NEWORLEANS- Federal prosecutors are not contesting the request of Danziger Bridge defendant Archie Kaufman to be released from prison pending a new trial, a request Kaufman made when the guilty verdicts in the case were overturned last week due to prosecutorial misconduct.
In its motion, the government cites the fact that Kaufman was not one of the officers who fired a gun on the bridge in the chaotic aftermath of Hurricane Katrina.
Kaufman arrived at the bridge after a shooting outburst by several of his fellow officers left two unarmed civilians killed and four others seriously wounded. Kaufman had been serving six years in prison after being convicted of leading a cover-up of the shooting.
Kaufman and four co-defendants now face a retrial after U.S. District Judge Kurt Engelhardt issued a 129-page ruling citing 'grotesque prosecutorial misconduct' in his reversal of the jury verdicts. Engelhardt's order points to dozens of inflammatory online comments posted on a media website by at least three high-ranking federal prosecutors.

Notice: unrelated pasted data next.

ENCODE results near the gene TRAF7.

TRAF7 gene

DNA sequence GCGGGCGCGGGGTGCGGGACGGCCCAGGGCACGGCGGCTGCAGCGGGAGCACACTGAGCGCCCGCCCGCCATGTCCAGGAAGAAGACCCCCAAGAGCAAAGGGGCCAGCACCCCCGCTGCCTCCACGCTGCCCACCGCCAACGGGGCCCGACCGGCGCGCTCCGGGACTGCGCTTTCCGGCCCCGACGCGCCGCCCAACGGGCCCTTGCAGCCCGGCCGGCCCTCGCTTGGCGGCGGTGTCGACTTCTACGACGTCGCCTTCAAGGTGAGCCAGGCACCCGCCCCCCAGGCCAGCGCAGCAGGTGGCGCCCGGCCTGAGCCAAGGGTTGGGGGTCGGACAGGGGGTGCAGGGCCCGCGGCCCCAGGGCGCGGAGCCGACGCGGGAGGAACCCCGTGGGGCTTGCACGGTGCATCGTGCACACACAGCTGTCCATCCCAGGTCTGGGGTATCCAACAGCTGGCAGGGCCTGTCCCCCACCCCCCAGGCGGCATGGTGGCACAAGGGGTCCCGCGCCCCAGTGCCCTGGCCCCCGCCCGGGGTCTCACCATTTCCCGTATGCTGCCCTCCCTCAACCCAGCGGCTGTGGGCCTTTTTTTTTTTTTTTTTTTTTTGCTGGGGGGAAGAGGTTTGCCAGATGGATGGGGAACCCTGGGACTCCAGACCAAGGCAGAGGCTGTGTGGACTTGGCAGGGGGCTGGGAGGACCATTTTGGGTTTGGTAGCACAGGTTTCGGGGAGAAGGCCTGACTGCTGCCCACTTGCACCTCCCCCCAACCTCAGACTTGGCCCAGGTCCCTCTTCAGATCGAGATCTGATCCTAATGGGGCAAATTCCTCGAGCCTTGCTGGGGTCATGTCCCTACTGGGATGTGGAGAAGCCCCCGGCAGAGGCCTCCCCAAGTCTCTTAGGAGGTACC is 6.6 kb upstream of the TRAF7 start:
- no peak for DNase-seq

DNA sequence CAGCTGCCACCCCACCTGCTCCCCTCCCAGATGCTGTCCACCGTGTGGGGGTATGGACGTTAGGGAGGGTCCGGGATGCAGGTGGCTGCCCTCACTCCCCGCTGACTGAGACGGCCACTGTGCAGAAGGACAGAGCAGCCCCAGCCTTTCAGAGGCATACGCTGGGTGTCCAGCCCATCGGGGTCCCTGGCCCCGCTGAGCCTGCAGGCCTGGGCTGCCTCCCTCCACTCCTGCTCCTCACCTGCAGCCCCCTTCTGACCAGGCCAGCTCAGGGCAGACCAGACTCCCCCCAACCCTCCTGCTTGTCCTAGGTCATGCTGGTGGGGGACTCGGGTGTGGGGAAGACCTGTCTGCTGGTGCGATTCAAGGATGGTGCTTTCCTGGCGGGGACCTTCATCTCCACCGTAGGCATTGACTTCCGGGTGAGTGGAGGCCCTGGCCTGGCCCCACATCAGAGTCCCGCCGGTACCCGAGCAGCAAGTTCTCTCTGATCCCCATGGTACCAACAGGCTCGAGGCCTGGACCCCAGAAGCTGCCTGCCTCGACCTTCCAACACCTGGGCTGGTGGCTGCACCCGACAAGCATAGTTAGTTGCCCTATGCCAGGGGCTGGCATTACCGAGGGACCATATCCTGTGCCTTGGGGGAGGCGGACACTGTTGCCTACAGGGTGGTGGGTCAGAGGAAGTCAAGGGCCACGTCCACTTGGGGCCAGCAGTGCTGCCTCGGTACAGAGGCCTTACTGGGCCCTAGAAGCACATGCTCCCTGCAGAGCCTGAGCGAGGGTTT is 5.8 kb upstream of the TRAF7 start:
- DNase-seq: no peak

In the motion signed Thursday by newly appointed U.S. Attorney Kenneth Polite and Bobbi Bernstein, deputy chief of the Justice Department's Civil Rights Division, the government also notes that Kaufman never missed a court appearance and did not flee in the months after he was sentenced but before he was ordered to report to prison.
It is not clear when Kaufman could be released, but the government's motion clears the way for him to post his original $100,000 surety bond.
Kaufman's attorney Steve London argued for his client's release based on the fact that he is now 'innocent until proven guilty.' In his motion, London wrote, 'Mr. Kaufman is now in the same position as he was when he was arraigned.'
The other Danziger defendants have not followed Kaufman's lead to request release, but those four officers are in different legal posture. All four were denied bond as they awaited trial.
The other defendants, Kenneth Bowen, Robert Gisevius, Robert Faulcon and Anthony Villavaso all accused of firing shots on the bridge were serving sentences ranging from 40 to 65 years prior to Engelhardt's reversal.